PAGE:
By Thomas Escritt
AMSTERDAM (Reuters) - Judges at the International Criminal Court agreed on Friday to withdraw charges against Kenyan President Uhuru Kenyatta, ending the global war crimes court's highest-profile case before it reached trial, but leaving room for it to be revived.
Prosecutors last year asked judges for permission to drop their charges of crimes against humanity against Kenyatta, whom they accused in 2011 of stoking ethnic violence after Kenya's 2007 presidential election.
Failure to sustain the case to trial will call into question the ability of the first permanent global war crimes court to examine the politically even more charged Israeli-Palestinian conflict, as it must now do after the Palestinian Authority joined the court last December.
Prosecutors blamed their failure to put Kenyatta on trial on political interference and massive interference with witnesses, especially after Kenyatta was elected president in 2013.
But Kenyatta, the son of Kenya's founding father, rejected the charges, saying they were trumped up and politically motivated, and that the claims of intimidation or bribery of witnesses were a cover for prosecutors' incompetence.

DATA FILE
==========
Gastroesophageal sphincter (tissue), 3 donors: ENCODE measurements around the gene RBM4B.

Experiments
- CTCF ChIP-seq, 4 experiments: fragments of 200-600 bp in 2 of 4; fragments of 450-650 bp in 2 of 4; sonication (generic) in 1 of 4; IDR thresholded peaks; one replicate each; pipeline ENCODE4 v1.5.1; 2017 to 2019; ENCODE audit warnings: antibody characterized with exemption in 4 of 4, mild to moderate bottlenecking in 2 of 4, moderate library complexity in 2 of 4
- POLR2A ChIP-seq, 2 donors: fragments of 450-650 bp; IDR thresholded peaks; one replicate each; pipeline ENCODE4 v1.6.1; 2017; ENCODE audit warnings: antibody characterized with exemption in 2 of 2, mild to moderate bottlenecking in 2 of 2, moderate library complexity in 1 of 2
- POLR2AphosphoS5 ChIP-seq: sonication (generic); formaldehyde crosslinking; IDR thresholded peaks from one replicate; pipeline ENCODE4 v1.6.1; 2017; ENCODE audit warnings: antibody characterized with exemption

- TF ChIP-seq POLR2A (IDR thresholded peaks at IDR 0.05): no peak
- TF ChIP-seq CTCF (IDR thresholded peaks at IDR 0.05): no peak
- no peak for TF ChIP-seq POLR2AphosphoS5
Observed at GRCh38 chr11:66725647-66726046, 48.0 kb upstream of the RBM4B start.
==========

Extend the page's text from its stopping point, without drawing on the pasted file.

Crucially, the judges did not throw out the charges, leaving prosecutors free to revive them if new evidence emerges. They can also pursue witness intimidation, which counts as contempt of court.
"The Court retains jurisdiction over any interference with a witness or with the collection of evidence," the court, based in The Hague, said in a statement.
The court, set up more than a decade ago to hold the most powerful to account for the most serious crimes, has concluded only three cases, convicting two little-known Congolese warlords and acquitting another.
The ICC has proved unable to impose itself in uncooperative countries: Sudanese President Omar Al-Bashir remains at large, in office; and Saif al-Islam, son of the late Libyan leader Muammar Gaddafi, is incarcerated in increasingly anarchic Libya.
Kenyatta's deputy William Ruto is still on trial at the ICC, facing similar but distinct charges. Prosecutors are concentrating on proving that their case against him has been weakened by interference with witnesses.
(Reporting By Thomas Escritt; Editing by Kevin Liffey)